Centro's wood fired whole Iowa Swabian
Hall pig roast at Rare Affair. Eastern Hibachi
Buffet, 4001 Westown Parkway, 267-8999. Hours
are 11 a.m. to 9 p.m., Sunday through Thursday
and 11 a.m. to 10 p.m. on Friday and Saturday.
While politicians argued about whether an upper
case Buffet (Rule) would retard the economy
or pay off excessive government spending, two
lower case buffets set new standards in Des
Moines. A Rare Affair in Hotel Fort Des Moines
matched some of Iowa’s most discriminating farmers
with top local chefs who use meats from sustainable
Iowa farms. It sold out (300 tickets) quickly
with admission price of more than $40. The event
was the brainchild of Larry Cleverley, a Mingo
vegetable farmer who has introduced, and re-introduced
more heirloom varieties of naturally raised
foods than anyone in central Iowa. He determined
to showcase meats that are raised humanely and
naturally — outside of confinements without
hormones or antibiotics.
Anthony Johnson recreated a dish I have enjoyed
at Mojo’s on 86th — seared ostrich tenderloin
from De Bruin Brothers of Oskaloosa. He drizzled
it with smoked strawberry sauce and onion jam
served over Prairie Breeze cheddar from Milton
Creamery. Derek Eidson of Centro also paired
off with a familiar face. He cooked an entire
Iowa Swabian Hall pig overnight in his restaurant’s
wood burning oven. Carl Blake of Rustik Rooster
Farms recreated the legendary 19th century Swabian
Hall breed of Germany by crossing Russian Wild
Boars with Chinese Meishans. Their pork is dark
like goose near the bone and fattier than any
other hybrid. A slice of its duck-like skin
alone was worth the price of admission. Alba’s
Jason Simon also recreated a favorite dish —
rabbit stew from De Bruin Brothers. Mike Utley
of Americana served coconut braised short ribs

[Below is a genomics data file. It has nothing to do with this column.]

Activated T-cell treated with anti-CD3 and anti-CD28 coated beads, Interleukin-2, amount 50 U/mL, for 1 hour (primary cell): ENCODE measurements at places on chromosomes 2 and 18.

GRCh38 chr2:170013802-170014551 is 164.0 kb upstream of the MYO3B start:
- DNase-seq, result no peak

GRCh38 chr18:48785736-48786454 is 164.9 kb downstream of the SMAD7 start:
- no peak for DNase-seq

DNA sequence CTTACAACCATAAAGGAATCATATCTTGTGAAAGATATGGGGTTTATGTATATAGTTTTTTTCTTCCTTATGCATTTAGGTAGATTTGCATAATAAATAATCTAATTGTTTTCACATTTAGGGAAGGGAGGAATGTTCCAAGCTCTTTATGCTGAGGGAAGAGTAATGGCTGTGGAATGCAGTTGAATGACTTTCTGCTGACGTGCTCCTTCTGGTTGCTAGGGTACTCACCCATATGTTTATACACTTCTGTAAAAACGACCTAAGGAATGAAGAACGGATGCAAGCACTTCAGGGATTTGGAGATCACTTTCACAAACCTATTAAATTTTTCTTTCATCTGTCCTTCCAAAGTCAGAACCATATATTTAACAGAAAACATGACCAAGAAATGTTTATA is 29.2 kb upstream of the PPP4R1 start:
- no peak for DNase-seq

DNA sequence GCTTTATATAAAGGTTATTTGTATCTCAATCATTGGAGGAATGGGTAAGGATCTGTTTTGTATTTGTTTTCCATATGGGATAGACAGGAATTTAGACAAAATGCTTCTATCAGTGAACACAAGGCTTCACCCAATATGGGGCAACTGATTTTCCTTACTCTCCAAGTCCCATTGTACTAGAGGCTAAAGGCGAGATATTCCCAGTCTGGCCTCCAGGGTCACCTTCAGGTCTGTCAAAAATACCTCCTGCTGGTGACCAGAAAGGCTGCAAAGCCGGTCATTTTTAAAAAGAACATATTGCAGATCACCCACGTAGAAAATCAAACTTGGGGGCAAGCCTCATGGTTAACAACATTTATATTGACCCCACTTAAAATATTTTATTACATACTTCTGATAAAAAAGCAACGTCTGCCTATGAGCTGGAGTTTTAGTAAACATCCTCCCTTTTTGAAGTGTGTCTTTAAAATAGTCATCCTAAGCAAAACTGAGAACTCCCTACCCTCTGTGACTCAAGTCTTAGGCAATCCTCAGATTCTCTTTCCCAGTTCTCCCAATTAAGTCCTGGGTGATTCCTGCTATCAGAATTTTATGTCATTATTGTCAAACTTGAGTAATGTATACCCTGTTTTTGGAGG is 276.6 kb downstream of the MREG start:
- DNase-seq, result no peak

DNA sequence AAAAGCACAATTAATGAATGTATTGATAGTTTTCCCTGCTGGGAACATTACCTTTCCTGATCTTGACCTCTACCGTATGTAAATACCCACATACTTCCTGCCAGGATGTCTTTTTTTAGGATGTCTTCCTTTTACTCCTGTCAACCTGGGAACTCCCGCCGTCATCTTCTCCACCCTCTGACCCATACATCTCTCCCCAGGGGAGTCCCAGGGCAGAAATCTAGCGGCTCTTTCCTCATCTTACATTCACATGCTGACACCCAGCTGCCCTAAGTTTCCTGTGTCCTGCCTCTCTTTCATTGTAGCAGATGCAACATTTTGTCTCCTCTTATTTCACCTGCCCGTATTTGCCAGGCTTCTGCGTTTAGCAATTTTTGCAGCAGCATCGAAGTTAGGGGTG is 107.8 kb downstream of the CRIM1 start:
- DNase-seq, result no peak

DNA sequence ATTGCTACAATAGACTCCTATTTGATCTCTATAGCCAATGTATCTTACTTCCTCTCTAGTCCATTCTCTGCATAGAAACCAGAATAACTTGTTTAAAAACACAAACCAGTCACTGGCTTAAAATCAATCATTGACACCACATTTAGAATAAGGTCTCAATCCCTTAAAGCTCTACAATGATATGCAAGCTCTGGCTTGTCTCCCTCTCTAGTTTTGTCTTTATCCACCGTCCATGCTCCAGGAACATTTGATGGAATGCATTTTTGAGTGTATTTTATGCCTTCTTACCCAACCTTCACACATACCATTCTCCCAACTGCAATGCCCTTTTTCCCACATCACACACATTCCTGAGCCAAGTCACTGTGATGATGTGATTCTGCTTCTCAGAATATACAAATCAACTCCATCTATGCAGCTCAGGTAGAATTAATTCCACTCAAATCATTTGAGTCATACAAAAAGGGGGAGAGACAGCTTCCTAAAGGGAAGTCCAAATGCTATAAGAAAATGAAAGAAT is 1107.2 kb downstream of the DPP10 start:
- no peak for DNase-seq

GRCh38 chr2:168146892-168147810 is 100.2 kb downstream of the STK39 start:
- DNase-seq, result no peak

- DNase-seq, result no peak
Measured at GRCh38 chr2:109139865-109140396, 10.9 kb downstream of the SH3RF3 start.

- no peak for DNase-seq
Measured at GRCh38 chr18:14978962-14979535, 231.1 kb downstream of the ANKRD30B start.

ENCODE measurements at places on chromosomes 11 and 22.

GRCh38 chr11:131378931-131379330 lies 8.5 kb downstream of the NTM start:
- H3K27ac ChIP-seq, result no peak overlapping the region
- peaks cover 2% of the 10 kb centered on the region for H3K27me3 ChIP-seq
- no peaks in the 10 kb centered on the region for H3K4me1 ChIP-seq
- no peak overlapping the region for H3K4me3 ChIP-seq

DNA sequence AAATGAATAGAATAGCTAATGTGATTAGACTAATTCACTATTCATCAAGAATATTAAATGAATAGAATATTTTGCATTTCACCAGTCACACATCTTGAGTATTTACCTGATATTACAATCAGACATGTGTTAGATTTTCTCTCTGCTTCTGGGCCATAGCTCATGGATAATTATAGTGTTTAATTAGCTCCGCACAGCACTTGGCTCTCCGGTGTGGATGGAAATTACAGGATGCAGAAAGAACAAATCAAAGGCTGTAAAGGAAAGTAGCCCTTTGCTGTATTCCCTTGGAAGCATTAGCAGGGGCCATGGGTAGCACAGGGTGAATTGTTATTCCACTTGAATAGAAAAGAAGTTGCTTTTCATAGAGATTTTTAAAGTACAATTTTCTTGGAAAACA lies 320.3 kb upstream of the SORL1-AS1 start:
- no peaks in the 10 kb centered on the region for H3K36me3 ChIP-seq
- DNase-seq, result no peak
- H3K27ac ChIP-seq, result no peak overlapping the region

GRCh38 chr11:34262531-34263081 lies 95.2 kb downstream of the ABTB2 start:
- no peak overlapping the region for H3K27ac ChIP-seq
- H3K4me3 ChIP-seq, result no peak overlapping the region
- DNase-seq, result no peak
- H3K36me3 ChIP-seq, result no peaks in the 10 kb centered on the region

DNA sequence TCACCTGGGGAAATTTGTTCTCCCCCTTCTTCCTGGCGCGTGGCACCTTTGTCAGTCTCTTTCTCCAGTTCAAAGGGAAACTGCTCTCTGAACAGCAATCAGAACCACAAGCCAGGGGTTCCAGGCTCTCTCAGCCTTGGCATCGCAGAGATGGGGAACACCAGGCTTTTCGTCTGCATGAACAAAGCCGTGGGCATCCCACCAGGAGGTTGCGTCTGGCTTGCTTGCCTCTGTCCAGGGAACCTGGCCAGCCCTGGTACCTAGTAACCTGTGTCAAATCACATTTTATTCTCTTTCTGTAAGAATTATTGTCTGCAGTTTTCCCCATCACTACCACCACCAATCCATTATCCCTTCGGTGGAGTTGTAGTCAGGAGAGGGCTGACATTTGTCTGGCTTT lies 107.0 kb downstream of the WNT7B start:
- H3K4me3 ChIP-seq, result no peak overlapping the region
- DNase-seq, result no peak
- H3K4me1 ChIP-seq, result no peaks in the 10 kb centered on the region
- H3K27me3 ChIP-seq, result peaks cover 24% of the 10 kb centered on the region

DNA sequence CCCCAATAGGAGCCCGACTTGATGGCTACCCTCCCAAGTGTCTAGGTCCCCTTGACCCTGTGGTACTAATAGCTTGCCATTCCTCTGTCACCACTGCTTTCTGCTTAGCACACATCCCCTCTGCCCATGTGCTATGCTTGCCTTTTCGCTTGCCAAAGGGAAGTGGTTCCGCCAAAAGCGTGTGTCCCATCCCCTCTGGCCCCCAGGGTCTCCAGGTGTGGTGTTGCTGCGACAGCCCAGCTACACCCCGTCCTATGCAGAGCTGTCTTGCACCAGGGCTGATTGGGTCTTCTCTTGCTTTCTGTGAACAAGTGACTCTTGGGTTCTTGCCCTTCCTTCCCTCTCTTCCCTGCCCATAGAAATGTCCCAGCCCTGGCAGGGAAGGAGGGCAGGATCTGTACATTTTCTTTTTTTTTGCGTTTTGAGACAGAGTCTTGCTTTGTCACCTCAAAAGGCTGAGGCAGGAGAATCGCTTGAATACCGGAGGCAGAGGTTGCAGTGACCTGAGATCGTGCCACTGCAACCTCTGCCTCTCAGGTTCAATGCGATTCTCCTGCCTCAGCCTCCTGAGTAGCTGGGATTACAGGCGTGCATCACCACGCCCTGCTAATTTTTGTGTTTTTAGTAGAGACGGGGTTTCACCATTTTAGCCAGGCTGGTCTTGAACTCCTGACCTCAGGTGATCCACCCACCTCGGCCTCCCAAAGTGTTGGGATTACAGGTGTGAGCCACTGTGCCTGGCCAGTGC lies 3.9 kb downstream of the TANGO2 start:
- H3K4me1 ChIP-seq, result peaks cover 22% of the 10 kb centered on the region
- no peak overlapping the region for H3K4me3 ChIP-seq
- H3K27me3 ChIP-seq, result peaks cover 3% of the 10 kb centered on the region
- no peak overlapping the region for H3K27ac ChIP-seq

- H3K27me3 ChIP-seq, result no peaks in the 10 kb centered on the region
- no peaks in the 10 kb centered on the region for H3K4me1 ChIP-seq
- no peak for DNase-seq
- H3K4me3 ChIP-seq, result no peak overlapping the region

of Majinola’s Wagyu beef, with pineapple and
mango salsa. Sbrocco chefs served herb encrusted,
slow roasted acorn finished pork shoulders from
Other chefs experimented. Luna Bistro’s Kris
Van Tuyl made a pheasant terrine served with
freshly marinated plums. George Formaro and
Scott Stroud of Django worked with that restaurant‘s
Mexican line cooks to make the best frijoles
I ever tasted — copious quantities of butter
were involved along with chicharones, onions
and fresh herbs. They also made tepache (fermented
fruit beer) and tacos, including some that mixed
hearts, brains, tongues and cheeks. Nick Ilingworth
and CJ Bienert of Cheese Shop of Des Moines
made toasted cheese sandwiches with La Quercia
prosciutto. Bill Overdyk of Gateway Market prepared
pork belly wraps with Gojuchang chile paste
and nuoc cham.
Eastern Sushi Hibachi Buffet opened in a extensively
remodeled 500-seat venue once home to Mondo’s.
A misty carp pond greeted visitors along with
a replica of a horse drawn chariot from the
terra cotta army of Xian, one of the great archeological
finds of history. A sign delightfully disclosed
that this is not the original.
Food has upgraded the Chinese buffet genre in
town; I had never seen so many Chinese diners
eating in an Iowa Chinese restaurant before.
Many unexpected things were scratch-made including
excellent kim chee, coconut macaroons, fresh
fruit salads, an apple pie or dumpling with
sesame crusts, and an original take on tiramisu.
An $11 buffet, the most expensive of the week,
featured salt and pepper squid, crab stuffed
mushrooms, large fried frog legs, four shrimp
dishes, fried halibut, crab legs, crawfish,
large baked salmon and two kinds of clam dishes.
A hibachi bar offered freshly boned chicken
thighs and skirt steak, rather than the weird
frozen pieces of meat other buffets serve. Hibachi
chefs put on a good show, juggling eggs on their
spatulas and creating dazzling flames for children.
A sushi station was ordinary with mostly featuring
Bottom Line — Rare Affair might well have been
the best buffet ever assembled in Iowa. Its
success suggests it will become annual event.
Eastern sets a new standard for Chinese buffets
in Des Moines.
British doctors began administering the diabetes
drug metformin to the unborn babies of morbidly
obese mothers-to-be to reduce fetus weight.